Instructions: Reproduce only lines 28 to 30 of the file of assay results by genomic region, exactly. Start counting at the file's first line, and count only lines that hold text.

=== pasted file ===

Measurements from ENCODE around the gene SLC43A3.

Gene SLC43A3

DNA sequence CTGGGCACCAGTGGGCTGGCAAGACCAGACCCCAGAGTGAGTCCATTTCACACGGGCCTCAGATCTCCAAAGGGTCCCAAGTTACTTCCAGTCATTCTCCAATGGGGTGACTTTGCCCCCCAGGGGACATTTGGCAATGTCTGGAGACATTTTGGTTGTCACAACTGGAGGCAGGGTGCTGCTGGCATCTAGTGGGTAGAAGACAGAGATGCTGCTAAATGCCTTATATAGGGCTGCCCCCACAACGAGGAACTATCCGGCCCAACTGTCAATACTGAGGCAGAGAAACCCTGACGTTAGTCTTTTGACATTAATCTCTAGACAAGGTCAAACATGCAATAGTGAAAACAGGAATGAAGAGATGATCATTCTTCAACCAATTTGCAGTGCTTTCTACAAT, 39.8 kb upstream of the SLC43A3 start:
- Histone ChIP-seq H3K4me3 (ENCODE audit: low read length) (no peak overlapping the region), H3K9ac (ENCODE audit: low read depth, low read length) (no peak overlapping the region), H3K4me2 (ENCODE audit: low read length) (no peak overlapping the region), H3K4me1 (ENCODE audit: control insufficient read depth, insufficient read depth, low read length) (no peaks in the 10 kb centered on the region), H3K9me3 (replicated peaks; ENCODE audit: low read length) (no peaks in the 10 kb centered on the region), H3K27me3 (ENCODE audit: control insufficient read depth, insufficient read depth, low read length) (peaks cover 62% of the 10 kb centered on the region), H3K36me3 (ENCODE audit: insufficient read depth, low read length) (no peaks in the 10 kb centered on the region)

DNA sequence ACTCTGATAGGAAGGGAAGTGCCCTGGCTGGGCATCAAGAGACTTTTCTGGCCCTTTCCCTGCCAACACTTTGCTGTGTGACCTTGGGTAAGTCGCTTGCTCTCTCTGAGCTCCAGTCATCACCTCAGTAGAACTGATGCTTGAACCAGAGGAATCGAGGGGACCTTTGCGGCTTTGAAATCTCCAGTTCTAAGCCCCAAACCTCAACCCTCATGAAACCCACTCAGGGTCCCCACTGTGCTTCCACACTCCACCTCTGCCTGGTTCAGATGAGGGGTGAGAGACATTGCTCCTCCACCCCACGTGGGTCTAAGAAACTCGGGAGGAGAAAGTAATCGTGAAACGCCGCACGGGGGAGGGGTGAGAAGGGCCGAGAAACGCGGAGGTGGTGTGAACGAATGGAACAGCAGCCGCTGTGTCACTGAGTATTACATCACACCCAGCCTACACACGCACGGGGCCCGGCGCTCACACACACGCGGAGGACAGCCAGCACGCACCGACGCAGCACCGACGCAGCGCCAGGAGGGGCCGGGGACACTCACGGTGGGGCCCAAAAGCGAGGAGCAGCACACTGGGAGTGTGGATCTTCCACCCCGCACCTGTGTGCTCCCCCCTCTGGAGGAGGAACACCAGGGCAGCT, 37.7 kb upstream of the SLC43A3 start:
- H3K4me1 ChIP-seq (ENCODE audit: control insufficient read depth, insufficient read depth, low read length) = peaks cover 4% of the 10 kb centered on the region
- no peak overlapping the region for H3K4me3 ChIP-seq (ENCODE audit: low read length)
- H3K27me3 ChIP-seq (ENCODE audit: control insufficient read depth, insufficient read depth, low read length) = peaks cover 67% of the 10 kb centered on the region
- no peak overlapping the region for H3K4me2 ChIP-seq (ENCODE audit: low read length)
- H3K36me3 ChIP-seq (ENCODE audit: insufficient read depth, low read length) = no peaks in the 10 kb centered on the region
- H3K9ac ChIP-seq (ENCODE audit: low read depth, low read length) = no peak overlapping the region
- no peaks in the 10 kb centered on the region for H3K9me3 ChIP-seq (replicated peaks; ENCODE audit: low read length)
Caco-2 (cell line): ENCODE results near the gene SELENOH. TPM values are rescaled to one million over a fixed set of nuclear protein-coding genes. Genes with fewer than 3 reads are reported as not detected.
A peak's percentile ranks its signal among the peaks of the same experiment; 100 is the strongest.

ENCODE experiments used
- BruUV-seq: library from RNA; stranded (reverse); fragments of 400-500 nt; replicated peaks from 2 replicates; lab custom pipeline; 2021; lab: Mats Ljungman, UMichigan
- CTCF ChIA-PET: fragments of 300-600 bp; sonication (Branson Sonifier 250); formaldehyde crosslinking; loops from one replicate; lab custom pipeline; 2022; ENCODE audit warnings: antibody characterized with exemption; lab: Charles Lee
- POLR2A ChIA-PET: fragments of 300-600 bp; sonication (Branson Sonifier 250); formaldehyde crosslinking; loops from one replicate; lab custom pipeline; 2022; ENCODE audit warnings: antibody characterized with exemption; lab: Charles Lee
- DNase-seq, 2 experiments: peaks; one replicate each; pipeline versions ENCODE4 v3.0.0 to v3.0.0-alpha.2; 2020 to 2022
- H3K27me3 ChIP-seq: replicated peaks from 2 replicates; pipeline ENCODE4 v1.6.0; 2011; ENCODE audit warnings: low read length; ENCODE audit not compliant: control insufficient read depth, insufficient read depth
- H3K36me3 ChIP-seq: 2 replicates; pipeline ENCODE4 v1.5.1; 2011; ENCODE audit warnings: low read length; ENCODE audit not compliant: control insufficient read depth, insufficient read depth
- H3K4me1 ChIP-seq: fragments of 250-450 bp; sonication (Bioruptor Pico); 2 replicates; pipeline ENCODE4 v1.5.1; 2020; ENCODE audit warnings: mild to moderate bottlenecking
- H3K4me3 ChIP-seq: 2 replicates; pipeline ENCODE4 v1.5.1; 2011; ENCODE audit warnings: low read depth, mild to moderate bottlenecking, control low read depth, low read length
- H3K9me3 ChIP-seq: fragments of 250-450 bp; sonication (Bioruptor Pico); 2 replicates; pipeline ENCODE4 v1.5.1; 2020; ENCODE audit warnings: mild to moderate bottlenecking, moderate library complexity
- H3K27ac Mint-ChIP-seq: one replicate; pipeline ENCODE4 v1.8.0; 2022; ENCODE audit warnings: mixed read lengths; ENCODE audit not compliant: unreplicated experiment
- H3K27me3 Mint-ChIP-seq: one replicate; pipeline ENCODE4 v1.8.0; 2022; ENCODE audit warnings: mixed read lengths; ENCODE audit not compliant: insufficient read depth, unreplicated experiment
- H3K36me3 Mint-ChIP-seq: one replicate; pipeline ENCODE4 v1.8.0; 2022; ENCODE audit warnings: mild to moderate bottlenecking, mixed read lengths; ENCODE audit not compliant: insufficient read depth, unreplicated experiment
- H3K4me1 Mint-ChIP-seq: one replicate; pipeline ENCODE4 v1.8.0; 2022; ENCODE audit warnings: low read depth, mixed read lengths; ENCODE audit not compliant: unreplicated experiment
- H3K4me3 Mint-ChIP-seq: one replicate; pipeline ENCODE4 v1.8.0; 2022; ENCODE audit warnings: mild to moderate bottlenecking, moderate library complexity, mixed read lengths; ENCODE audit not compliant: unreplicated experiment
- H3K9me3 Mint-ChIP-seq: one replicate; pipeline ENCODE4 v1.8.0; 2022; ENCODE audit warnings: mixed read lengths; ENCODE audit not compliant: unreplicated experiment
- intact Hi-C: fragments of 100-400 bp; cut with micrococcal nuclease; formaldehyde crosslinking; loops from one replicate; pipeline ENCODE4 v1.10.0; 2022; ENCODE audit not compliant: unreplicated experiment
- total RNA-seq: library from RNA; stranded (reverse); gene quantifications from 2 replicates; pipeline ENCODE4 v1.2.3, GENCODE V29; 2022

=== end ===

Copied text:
- H3K4me1 Mint-ChIP-seq: one replicate; pipeline ENCODE4 v1.8.0; 2022; ENCODE audit warnings: low read depth, mixed read lengths; ENCODE audit not compliant: unreplicated experiment
- H3K4me3 Mint-ChIP-seq: one replicate; pipeline ENCODE4 v1.8.0; 2022; ENCODE audit warnings: mild to moderate bottlenecking, moderate library complexity, mixed read lengths; ENCODE audit not compliant: unreplicated experiment
- H3K9me3 Mint-ChIP-seq: one replicate; pipeline ENCODE4 v1.8.0; 2022; ENCODE audit warnings: mixed read lengths; ENCODE audit not compliant: unreplicated experiment